The General Motors (GM) 2018 Sustainability Report is out. It reports on GM’s progress toward an era of safer, better and more sustainable personal mobility by transforming how General Motors approaches every aspect of its business. But more than simply a report, it is a celebration of the journey GM has been on since its ignition-switch scandal earlier in the decade.

From the compliance perspective, it features Shawn Rogers, who is Lead Counsel, Compliance Training and Communications within the Global Ethics & Compliance Center at GM. Rogers is the co-host with me on Excellence in Training, a podcast where we provide compliance practitioners ideas about training, what works and does not work, and how Rogers been able to develop a best practices and best in class training program at General Motors. The podcast is a production of the Compliance Podcast Network.

In the GM 2018 Sustainability Report, Rogers explained what it takes to create a compliance program that does much more than check a box, but rather builds an ethical culture.

In times of rapid change, it’s tempting to lose focus on something like compliance training. What is GM doing to keep it front and center?

It starts with how we communicate. As far as I know, at other companies there isn’t a position quite like mine, which was created specifically to look at key elements of the compliance program related to training and communications. Another mental shift we’ve made is viewing compliance training as an opportunity to reinforce our ethical culture. If you don’t implement your training program strategically, learners begin to view it as a task that they have to do just to satisfy lawyers. But when we trust that our employees are committed to our Code of Conduct and eager for more information, training programs can become so much more.

How do you go about building a new compliance training program?

It’s important to start with the end in mind. A common mistake is jumping right to tactical questions like which courses you want and how to deploy them. Instead, we chose to begin by drafting design objectives, a set of course standards and a list of the exact risks that we wanted the training program to address. We also came up with three foundational principles that guided our efforts: Trust, Respect and Accountability.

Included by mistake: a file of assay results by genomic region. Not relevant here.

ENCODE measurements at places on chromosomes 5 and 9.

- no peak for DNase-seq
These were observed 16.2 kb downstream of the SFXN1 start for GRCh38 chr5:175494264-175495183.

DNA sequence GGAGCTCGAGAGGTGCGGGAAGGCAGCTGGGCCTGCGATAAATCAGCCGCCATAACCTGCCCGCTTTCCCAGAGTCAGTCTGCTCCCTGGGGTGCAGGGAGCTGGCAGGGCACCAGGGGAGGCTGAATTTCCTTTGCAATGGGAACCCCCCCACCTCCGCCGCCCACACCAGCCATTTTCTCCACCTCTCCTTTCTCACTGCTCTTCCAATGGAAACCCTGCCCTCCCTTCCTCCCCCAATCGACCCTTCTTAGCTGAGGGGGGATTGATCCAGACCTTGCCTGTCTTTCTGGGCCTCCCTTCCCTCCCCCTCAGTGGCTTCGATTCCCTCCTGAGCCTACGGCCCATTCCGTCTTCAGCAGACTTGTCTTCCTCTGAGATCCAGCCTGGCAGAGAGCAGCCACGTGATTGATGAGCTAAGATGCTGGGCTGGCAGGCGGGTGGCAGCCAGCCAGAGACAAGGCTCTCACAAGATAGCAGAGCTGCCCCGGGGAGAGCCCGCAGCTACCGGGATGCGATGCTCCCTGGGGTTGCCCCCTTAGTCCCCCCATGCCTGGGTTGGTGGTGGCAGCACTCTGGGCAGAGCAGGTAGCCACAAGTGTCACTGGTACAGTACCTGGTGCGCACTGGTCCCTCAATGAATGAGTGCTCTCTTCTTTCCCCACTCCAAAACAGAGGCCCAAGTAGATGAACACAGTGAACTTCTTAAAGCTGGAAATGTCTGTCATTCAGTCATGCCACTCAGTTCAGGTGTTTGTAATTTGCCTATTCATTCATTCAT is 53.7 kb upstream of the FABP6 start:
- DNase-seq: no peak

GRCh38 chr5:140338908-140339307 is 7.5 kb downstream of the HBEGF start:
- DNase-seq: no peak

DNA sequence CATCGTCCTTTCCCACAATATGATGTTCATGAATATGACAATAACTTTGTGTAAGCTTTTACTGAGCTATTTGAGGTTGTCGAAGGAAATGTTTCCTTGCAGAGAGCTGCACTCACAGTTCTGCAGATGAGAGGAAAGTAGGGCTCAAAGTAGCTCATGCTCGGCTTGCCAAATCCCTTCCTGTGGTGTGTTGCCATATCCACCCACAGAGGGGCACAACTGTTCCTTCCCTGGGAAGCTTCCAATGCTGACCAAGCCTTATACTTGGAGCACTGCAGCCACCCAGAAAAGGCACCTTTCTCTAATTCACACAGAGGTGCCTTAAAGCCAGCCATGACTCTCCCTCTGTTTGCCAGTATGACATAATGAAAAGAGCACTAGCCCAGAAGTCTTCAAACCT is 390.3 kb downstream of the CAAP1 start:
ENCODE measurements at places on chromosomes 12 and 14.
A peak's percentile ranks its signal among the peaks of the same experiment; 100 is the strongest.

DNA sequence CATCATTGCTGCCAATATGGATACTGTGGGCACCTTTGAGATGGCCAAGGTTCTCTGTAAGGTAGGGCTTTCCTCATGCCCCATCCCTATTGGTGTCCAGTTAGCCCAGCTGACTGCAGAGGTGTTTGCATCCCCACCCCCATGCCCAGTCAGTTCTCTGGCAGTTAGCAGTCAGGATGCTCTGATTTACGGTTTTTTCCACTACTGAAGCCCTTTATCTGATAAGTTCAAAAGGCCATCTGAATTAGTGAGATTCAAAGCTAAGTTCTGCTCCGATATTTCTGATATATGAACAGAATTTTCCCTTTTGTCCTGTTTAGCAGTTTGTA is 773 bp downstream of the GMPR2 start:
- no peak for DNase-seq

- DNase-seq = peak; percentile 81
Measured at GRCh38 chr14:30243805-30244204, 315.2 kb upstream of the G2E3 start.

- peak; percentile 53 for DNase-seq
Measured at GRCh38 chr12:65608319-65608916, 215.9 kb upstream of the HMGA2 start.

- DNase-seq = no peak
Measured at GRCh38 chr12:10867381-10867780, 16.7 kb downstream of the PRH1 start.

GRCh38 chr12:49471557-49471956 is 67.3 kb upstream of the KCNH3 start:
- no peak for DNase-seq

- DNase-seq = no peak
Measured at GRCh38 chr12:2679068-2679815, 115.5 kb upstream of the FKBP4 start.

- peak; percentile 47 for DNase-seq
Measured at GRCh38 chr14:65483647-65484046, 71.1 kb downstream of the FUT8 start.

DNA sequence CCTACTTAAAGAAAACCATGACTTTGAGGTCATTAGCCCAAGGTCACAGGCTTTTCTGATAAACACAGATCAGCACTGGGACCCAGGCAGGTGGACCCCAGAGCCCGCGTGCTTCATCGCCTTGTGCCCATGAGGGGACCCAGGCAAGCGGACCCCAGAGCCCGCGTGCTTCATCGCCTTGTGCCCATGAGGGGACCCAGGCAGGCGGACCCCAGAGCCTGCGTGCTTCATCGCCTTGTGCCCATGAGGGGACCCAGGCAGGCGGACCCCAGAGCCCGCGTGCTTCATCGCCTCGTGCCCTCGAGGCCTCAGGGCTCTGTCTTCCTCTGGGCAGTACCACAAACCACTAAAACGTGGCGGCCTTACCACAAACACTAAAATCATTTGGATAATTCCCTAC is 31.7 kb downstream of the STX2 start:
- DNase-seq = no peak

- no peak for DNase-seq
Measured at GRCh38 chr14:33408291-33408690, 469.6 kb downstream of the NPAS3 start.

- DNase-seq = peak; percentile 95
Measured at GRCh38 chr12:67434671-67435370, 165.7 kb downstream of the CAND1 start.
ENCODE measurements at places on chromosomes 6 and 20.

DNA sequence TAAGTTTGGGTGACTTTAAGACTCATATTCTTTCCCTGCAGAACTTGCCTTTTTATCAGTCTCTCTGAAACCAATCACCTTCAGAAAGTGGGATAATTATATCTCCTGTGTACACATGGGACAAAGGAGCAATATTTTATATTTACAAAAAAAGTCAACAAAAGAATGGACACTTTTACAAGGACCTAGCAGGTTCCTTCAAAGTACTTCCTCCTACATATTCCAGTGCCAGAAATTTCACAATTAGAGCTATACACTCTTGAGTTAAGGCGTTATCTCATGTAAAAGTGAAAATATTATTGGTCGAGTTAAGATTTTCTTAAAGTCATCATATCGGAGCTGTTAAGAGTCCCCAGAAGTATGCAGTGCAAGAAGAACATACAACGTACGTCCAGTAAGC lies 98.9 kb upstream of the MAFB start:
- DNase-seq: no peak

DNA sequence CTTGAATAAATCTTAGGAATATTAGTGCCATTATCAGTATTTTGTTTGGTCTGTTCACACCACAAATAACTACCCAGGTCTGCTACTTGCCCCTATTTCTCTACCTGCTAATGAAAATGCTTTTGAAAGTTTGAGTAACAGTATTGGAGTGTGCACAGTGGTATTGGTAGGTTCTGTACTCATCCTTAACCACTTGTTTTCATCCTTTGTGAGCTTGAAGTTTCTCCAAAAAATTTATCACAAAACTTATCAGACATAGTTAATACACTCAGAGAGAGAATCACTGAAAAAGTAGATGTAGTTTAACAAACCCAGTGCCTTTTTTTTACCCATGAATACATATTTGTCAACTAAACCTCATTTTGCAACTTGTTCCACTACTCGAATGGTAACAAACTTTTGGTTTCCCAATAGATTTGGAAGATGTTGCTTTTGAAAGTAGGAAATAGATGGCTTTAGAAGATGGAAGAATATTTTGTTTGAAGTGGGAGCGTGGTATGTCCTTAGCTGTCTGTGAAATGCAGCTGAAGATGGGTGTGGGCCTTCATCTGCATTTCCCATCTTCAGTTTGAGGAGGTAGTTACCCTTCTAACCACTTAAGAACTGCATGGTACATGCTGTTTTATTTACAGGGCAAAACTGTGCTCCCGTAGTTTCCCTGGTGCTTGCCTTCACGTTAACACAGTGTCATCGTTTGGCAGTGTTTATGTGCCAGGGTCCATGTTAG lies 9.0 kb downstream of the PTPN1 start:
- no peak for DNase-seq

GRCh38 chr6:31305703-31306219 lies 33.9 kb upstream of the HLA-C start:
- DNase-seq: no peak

We rely on these principles when we select our vendors, when we decide how many courses should be required each year, when we pick the languages for translations, when we set training completion deadlines, when we send out reminders, when we could grant exceptions and so on.

What is an example of how these principles have shaped training programs?

The principle of Respect refers to the respect we show for employees’ time and intellect. We do this by not requiring employees to take courses that are not relevant to their role, keeping courses short and to the point and setting content standards so that employees don’t have to learn a new method every time they take a new course.

Just as GM employees are united by a shared set of behaviors, our guiding principles have become the measuring stick for our compliance training program. From there, we’ve created a framework for a training program that’s strategic, approachable and flexible enough to accommodate emerging risks and trends.